Letters

0

Point

Your article on EAA publications was spot-on. KITPLANES is the ideal magazine for homebuilders. Your how-to-do-it and how-I-done-it articles are informative and educational, even for experienced builders. Your unbiased product reviews are welcome, especially in this era of muddled marketing. In my opinion, the EAA lost the formula years ago, and has become more of a corporate machine-out of touch with the grassroots of homebuilding and focused too much on the egos of the family compact that runs it.

The test of a good magazine is what happens to it after its been read. Without fail, my KITPLANES issues all go in the stack of reference material for future consultation if necessary. All of my other aviation publications get recycled. Keep up the good work!

Vern Little

Airshow coverage sponsor:

Counter Point [BEST LETTER]

With all respect to Mr. Cook, the editorial in the January issue (An awakening in Wisconsin) misses the point. First a disclaimer-I am a freelance aviation writer whose work appears primarily in the EAAs Sport Aviation and Sport Pilot magazines. I am also a big fan of KITPLANES, and cannot imagine building or flying a homebuilt without back issues of this fine magazine alongside the EAAs publications, copies of Tony Bingeliss books and other reference material.

As I recall the launch of Sport Pilot, it was meant to accompany the whole Sport Pilot/Light Sport Aircraft effort in its first wobbly years. There were many who predicted a belly flop, and having a magazine dedicated to the subject, despite a certain overlap with the material in Sport Aviation, added legitimacy and a level of maturity to this new branch of recreational flying. With SP/LSA now doing well on its own, it only made sense that the EAA consolidate the topic-specific information into Sport Aviation.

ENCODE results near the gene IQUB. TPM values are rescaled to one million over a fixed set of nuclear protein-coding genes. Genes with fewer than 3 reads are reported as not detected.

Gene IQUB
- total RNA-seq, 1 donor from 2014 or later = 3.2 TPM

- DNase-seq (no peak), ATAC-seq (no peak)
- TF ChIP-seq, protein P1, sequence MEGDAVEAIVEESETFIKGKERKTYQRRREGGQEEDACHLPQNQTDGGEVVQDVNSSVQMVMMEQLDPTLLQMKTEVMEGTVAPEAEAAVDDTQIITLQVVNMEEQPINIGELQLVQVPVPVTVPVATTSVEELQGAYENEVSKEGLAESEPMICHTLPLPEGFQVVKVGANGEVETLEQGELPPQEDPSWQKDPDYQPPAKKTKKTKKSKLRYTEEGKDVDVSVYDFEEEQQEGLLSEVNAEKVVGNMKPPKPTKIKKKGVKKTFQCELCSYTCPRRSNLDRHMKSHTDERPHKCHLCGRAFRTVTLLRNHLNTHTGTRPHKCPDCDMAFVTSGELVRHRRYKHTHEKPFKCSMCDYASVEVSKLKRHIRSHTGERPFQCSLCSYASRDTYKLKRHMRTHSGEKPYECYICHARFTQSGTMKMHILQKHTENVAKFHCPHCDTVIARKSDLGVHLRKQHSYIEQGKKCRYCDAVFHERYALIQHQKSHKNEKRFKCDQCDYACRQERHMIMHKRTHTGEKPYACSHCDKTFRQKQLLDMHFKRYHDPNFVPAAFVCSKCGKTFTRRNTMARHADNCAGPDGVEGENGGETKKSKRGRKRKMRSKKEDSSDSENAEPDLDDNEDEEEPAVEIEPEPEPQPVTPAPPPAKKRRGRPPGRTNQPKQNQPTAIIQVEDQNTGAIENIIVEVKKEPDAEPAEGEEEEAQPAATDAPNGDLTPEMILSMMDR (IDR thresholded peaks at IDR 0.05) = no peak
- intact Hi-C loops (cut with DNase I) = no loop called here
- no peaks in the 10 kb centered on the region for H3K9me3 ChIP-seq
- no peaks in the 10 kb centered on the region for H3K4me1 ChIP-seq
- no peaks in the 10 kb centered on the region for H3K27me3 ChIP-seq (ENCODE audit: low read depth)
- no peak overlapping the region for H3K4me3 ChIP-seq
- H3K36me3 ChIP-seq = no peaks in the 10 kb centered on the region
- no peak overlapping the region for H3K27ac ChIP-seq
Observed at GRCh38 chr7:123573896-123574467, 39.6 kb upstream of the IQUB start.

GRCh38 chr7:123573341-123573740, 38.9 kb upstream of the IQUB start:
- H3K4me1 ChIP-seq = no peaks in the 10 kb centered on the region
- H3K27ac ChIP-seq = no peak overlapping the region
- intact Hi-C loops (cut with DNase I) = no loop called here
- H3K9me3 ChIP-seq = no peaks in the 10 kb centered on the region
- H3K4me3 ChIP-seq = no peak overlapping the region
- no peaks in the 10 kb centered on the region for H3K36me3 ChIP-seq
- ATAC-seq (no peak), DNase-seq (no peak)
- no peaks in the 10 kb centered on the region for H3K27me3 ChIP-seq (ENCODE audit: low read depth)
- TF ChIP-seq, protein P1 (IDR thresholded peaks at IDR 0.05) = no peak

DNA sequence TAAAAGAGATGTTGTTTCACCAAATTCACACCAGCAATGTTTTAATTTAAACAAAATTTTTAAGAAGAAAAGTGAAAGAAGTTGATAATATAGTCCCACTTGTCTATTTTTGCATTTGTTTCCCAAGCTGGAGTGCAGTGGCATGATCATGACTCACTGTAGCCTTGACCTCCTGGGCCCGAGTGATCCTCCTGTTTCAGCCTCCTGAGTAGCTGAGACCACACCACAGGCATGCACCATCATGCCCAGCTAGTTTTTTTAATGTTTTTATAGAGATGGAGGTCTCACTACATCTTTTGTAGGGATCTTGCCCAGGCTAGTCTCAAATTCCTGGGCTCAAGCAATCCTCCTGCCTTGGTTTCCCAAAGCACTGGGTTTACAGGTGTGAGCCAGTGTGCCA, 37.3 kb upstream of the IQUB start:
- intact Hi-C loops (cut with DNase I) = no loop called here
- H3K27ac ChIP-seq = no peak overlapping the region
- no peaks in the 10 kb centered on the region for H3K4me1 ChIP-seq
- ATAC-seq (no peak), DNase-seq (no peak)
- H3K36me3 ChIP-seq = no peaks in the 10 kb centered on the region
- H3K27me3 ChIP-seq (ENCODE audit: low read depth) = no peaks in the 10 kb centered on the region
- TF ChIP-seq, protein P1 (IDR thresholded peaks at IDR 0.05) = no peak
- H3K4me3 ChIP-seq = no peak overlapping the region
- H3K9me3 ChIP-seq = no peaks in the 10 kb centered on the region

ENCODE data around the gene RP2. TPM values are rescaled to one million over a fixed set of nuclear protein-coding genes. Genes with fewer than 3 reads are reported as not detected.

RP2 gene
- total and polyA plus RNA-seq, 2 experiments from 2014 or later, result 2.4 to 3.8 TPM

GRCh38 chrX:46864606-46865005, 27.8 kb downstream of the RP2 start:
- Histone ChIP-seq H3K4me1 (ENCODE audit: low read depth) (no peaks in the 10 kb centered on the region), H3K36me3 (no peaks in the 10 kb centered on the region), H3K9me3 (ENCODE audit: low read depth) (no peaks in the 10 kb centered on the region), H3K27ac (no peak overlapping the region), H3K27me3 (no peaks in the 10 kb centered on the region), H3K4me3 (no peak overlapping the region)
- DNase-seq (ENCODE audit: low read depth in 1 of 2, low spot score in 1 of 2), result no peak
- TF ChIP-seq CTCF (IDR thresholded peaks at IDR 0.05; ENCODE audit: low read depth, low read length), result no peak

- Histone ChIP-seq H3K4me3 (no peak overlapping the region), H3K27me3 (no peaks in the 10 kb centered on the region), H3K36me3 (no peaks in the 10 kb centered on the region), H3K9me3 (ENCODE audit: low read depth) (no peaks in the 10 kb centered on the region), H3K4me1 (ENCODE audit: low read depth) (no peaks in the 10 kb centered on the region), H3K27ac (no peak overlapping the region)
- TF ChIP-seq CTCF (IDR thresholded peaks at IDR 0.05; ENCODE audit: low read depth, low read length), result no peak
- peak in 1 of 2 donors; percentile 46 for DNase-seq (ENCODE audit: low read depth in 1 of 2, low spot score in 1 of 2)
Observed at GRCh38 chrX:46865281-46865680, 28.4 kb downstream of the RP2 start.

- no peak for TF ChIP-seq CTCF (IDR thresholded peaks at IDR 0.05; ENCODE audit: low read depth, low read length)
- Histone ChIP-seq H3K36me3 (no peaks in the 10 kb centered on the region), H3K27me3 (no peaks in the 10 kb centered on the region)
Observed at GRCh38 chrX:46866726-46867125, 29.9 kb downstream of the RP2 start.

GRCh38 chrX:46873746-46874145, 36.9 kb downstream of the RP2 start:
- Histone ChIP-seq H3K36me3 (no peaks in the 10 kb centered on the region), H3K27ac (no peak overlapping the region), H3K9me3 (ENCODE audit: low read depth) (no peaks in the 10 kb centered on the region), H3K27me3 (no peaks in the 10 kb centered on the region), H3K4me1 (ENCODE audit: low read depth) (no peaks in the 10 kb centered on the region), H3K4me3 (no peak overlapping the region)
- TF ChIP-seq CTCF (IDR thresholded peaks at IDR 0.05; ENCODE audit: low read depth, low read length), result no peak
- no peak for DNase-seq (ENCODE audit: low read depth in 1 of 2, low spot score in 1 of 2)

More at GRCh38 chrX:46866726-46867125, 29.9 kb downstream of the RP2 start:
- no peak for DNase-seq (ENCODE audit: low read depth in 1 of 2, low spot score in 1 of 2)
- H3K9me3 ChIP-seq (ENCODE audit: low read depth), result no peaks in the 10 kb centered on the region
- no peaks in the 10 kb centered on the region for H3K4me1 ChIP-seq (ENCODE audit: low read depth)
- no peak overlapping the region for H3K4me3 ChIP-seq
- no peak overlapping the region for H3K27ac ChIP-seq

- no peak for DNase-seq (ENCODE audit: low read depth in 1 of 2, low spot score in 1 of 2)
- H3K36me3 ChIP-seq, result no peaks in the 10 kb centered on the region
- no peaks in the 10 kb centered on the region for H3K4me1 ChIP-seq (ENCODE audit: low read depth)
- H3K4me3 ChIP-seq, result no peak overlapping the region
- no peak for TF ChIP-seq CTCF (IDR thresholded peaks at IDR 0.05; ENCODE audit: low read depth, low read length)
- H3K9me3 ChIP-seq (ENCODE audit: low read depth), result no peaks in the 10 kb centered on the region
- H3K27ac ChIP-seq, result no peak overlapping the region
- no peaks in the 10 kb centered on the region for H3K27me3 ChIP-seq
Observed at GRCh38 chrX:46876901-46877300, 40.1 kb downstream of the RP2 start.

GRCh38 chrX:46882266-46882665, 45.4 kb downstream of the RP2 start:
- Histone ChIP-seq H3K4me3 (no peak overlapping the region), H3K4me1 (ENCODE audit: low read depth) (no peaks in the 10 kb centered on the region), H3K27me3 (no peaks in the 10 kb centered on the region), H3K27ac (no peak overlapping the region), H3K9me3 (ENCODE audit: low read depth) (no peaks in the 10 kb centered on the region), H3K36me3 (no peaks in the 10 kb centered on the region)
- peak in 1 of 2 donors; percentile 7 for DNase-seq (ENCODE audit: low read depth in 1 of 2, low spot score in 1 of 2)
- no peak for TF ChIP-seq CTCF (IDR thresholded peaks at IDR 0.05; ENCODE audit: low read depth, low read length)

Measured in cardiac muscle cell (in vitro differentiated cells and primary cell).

Unlike KITPLANES, the EAAs monthly publications are member organs for the organization and its various divisions. Thats why one wont find much information on warbirds, vintage or aerobatic aircraft in Sport Aviation but in their own respective magazines. The EAA has around 160,000 members around the world, many of whom are deeply involved in local chapters, such as my own Chapter 1114 in Apex, North Carolina. Sport Aviation includes quite a bit of content dedicated to chapter activities as a result, which in my mind is the greatest benefit of my membership in the organization-my local chapter.

You question why an advertisement for the Cirrus SR-22 appears in a magazine for sport aviators. One might also ask why an advertisement for the wonderful Garmin G500 appears opposite to your editorial, since it is likely beyond the means for many homebuilders. Please recall that the SR-22 evolved from a kit, the Cirrus VK-30, which you likely featured in your magazine in the 1980s. Who knows which of todays kits will one day be offered factory-ready, with cup holders? The Cirrus SR-22 is one the greatest success stories of the homebuilding movement, something that KITPLANES can take partial credit for.

I have to disagree with your statement [that LSA] hasnt proven capable of bringing a ton of new faces into aviation. Over 100 new SLSA, factory-built aircraft have been approved in recent years, far more than what we’ve seen from traditional manufacturers for the past several decades. While many of these aircraft are from Europe, they are increasingly American-made, for instance Vans RV-12 ELSA. Your recent series on the construction of the RV-12 has been excellent, and I am probably not the only reader who will consider this new ELSA when lifes obligations permit me to realize a long-held dream of building my own airplane. Rest assured that my tattered copies of KITPLANES will be stacked on the corner of my workbench alongside back issues of Sport Aviation.

Kent Misegades
President, EAA 1114, Apex, NC

PDFs For Everyone

As a reader of the KITPLANES electronic version, I read and download the current editions as they arrive so that I can look at the mag in my own sweet time. This is fine, and I quite enjoy viewing the mag and its contents this way.

However, when accessing previous issues as an electronic subscriber, I can only look at individual topics. Am I able to download the full issue as I do with new arrivals, as a PDF file?

Pat Hyland

Older electronic issues remain in the piecemeal format. We hope, one day, to be able to consolidate those PDFs into one.

-Ed.

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